This thesis is a development of the theories presented by Carl Jung, Joseph Campbell, and Bruno Bettelheim concerning archetypes, the anima/animus concept, the Hero Cycle, and identity development through fairy tales. I argue that there are vital rites of passage missing in Anglo-Saxon culture, and while bibliotherapy cannot replace them, it can help adolescents synthesize their experiences. The theories of Jung, Campbell, and Bettelheim demonstrate this concept by defining segments of the story and how they apply to the reader. Because of the applicability, readers, despite their age, can use the examples in the book to help reconcile their own experiences and understand life as it relates to them. The works I examine include J.K. Rowling's Harry Potter series, Orson Scott Card's Alvin Maker series, J.R.R. Tolkien's The Lord of the Rings, Ursula K. Le Guin's Earthsea trilogy, and David Eddings' Belgariad. Though it is impossible to test the effects of reading such works on readers, the possibility of those effects exists. Bettelheim's work, The Uses of Enchantment, discusses similar themes and he provides scientific support through his use of anecdotal evidence. Following his example, I have tried to include evidence from my own life that exemplifies the effect reading epic fantasy has had on me.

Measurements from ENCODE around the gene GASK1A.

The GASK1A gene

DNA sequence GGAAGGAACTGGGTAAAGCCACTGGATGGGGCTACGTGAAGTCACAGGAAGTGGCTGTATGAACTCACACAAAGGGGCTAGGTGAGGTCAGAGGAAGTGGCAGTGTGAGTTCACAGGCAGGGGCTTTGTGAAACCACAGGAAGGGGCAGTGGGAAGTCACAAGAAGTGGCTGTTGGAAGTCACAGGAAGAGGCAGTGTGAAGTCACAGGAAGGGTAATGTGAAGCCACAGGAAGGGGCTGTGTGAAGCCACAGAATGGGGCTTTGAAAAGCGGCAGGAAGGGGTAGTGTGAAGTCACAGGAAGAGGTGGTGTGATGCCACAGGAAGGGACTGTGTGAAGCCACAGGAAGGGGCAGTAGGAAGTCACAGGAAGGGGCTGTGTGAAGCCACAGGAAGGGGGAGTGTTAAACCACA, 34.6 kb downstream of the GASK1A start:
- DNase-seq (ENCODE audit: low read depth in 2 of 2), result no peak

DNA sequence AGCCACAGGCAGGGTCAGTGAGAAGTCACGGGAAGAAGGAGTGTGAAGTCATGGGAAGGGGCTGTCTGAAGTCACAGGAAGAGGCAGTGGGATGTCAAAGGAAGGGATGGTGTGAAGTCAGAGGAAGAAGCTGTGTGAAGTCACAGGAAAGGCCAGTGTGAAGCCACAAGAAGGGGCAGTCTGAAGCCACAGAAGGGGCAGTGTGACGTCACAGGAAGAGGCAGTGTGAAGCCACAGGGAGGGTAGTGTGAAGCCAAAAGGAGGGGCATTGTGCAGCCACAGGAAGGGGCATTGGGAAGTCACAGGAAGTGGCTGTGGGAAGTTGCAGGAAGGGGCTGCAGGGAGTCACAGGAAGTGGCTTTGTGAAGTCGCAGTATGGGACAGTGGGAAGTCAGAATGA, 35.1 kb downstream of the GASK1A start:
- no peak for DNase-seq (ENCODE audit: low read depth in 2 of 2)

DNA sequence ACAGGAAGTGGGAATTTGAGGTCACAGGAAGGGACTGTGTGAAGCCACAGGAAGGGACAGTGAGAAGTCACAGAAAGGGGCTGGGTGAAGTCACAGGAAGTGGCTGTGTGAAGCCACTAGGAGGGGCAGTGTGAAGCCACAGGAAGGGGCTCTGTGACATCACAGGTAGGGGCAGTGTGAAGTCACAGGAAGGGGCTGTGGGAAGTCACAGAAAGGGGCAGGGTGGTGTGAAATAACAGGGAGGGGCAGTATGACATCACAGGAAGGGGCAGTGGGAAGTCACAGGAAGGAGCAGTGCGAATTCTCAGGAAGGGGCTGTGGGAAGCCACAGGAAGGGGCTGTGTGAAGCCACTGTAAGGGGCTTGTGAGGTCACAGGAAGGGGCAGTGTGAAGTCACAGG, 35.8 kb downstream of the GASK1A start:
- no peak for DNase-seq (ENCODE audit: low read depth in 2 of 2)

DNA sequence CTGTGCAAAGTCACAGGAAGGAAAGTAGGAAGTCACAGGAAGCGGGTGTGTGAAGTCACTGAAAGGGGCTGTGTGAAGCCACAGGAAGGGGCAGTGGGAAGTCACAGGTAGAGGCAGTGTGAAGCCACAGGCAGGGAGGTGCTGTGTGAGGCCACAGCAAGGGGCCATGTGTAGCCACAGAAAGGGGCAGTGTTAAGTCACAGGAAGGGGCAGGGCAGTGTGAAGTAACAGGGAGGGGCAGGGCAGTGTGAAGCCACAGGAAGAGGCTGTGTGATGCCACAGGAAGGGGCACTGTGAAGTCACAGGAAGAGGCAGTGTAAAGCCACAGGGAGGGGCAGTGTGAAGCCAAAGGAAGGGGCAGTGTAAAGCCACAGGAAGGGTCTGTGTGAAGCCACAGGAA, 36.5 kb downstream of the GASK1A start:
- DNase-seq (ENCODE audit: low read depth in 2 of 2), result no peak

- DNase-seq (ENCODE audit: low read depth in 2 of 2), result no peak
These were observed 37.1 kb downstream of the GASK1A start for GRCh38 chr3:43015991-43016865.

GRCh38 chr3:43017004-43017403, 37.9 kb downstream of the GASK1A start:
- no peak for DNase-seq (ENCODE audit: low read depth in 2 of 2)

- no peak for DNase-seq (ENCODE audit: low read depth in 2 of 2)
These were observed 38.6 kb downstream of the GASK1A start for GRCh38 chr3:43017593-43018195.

The aspects of epic fantasy in relation to going through adolescence I examine include the concept of responsibility and its relation to progress and maturity; gaining a social identity; and reconciling oneself to the dark side within and without, in society. These aspects are found within the superstructure of the Hero Cycle and the actions and motivations of the characters—archetypes—within the cycle. They are also present in real life and necessary concepts to understand to be accepted into society as a mature contributor.



College and Department

Humanities; English



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Fantasy Literature, adolescent literature, epic fantasy, epic literature, Harry Potter, Alvin Maker, Belgarion, Ged, Frodo, David Eddings, J.K. Rowling, Orson Scott Card, Ursula K. Le Guin, J.R.R. Tolkien, adolescent development, bibliotherapy